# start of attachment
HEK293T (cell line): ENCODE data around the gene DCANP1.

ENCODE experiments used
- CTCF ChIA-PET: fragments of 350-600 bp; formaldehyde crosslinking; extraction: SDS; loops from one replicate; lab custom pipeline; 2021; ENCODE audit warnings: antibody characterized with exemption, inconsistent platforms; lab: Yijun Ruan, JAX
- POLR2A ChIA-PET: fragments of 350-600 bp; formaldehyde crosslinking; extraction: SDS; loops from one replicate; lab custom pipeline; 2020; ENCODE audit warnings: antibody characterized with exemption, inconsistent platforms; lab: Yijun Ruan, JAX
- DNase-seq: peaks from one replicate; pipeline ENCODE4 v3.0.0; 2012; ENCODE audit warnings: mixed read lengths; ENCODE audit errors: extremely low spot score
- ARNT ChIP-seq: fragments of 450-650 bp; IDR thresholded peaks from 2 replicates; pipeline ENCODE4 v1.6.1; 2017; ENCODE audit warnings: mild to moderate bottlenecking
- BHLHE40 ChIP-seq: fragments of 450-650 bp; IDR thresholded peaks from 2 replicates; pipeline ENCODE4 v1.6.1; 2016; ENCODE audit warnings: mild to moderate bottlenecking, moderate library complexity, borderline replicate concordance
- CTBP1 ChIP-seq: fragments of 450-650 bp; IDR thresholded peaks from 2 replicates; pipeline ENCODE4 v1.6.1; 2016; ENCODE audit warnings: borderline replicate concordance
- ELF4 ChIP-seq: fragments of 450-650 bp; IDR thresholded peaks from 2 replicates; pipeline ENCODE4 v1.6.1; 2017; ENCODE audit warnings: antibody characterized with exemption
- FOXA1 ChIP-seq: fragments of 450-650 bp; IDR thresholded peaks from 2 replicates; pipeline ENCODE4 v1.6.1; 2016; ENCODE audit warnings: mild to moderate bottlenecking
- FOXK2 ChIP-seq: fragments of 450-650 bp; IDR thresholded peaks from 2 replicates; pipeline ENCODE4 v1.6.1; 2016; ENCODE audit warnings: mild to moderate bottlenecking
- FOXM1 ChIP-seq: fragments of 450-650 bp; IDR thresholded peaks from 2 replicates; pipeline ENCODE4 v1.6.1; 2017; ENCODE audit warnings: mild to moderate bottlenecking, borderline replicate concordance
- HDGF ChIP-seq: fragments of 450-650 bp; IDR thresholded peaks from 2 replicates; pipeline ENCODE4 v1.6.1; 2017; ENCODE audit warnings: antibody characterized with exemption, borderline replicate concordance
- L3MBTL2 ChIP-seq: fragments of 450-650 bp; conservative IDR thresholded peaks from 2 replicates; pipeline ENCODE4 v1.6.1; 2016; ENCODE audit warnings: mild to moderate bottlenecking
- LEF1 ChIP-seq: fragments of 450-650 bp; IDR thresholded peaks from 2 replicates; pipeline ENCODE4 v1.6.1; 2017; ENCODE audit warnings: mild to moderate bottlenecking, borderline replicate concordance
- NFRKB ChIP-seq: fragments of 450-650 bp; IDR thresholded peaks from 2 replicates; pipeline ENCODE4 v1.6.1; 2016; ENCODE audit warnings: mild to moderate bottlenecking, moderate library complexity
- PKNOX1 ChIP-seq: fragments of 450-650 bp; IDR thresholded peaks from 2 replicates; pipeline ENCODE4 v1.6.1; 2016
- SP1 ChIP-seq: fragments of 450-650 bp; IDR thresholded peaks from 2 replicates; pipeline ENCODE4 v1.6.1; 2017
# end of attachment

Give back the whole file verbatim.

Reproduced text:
HEK293T (cell line): ENCODE data around the gene DCANP1.

ENCODE experiments used
- CTCF ChIA-PET: fragments of 350-600 bp; formaldehyde crosslinking; extraction: SDS; loops from one replicate; lab custom pipeline; 2021; ENCODE audit warnings: antibody characterized with exemption, inconsistent platforms; lab: Yijun Ruan, JAX
- POLR2A ChIA-PET: fragments of 350-600 bp; formaldehyde crosslinking; extraction: SDS; loops from one replicate; lab custom pipeline; 2020; ENCODE audit warnings: antibody characterized with exemption, inconsistent platforms; lab: Yijun Ruan, JAX
- DNase-seq: peaks from one replicate; pipeline ENCODE4 v3.0.0; 2012; ENCODE audit warnings: mixed read lengths; ENCODE audit errors: extremely low spot score
- ARNT ChIP-seq: fragments of 450-650 bp; IDR thresholded peaks from 2 replicates; pipeline ENCODE4 v1.6.1; 2017; ENCODE audit warnings: mild to moderate bottlenecking
- BHLHE40 ChIP-seq: fragments of 450-650 bp; IDR thresholded peaks from 2 replicates; pipeline ENCODE4 v1.6.1; 2016; ENCODE audit warnings: mild to moderate bottlenecking, moderate library complexity, borderline replicate concordance
- CTBP1 ChIP-seq: fragments of 450-650 bp; IDR thresholded peaks from 2 replicates; pipeline ENCODE4 v1.6.1; 2016; ENCODE audit warnings: borderline replicate concordance
- ELF4 ChIP-seq: fragments of 450-650 bp; IDR thresholded peaks from 2 replicates; pipeline ENCODE4 v1.6.1; 2017; ENCODE audit warnings: antibody characterized with exemption
- FOXA1 ChIP-seq: fragments of 450-650 bp; IDR thresholded peaks from 2 replicates; pipeline ENCODE4 v1.6.1; 2016; ENCODE audit warnings: mild to moderate bottlenecking
- FOXK2 ChIP-seq: fragments of 450-650 bp; IDR thresholded peaks from 2 replicates; pipeline ENCODE4 v1.6.1; 2016; ENCODE audit warnings: mild to moderate bottlenecking
- FOXM1 ChIP-seq: fragments of 450-650 bp; IDR thresholded peaks from 2 replicates; pipeline ENCODE4 v1.6.1; 2017; ENCODE audit warnings: mild to moderate bottlenecking, borderline replicate concordance
- HDGF ChIP-seq: fragments of 450-650 bp; IDR thresholded peaks from 2 replicates; pipeline ENCODE4 v1.6.1; 2017; ENCODE audit warnings: antibody characterized with exemption, borderline replicate concordance
- L3MBTL2 ChIP-seq: fragments of 450-650 bp; conservative IDR thresholded peaks from 2 replicates; pipeline ENCODE4 v1.6.1; 2016; ENCODE audit warnings: mild to moderate bottlenecking
- LEF1 ChIP-seq: fragments of 450-650 bp; IDR thresholded peaks from 2 replicates; pipeline ENCODE4 v1.6.1; 2017; ENCODE audit warnings: mild to moderate bottlenecking, borderline replicate concordance
- NFRKB ChIP-seq: fragments of 450-650 bp; IDR thresholded peaks from 2 replicates; pipeline ENCODE4 v1.6.1; 2016; ENCODE audit warnings: mild to moderate bottlenecking, moderate library complexity
- PKNOX1 ChIP-seq: fragments of 450-650 bp; IDR thresholded peaks from 2 replicates; pipeline ENCODE4 v1.6.1; 2016
- SP1 ChIP-seq: fragments of 450-650 bp; IDR thresholded peaks from 2 replicates; pipeline ENCODE4 v1.6.1; 2017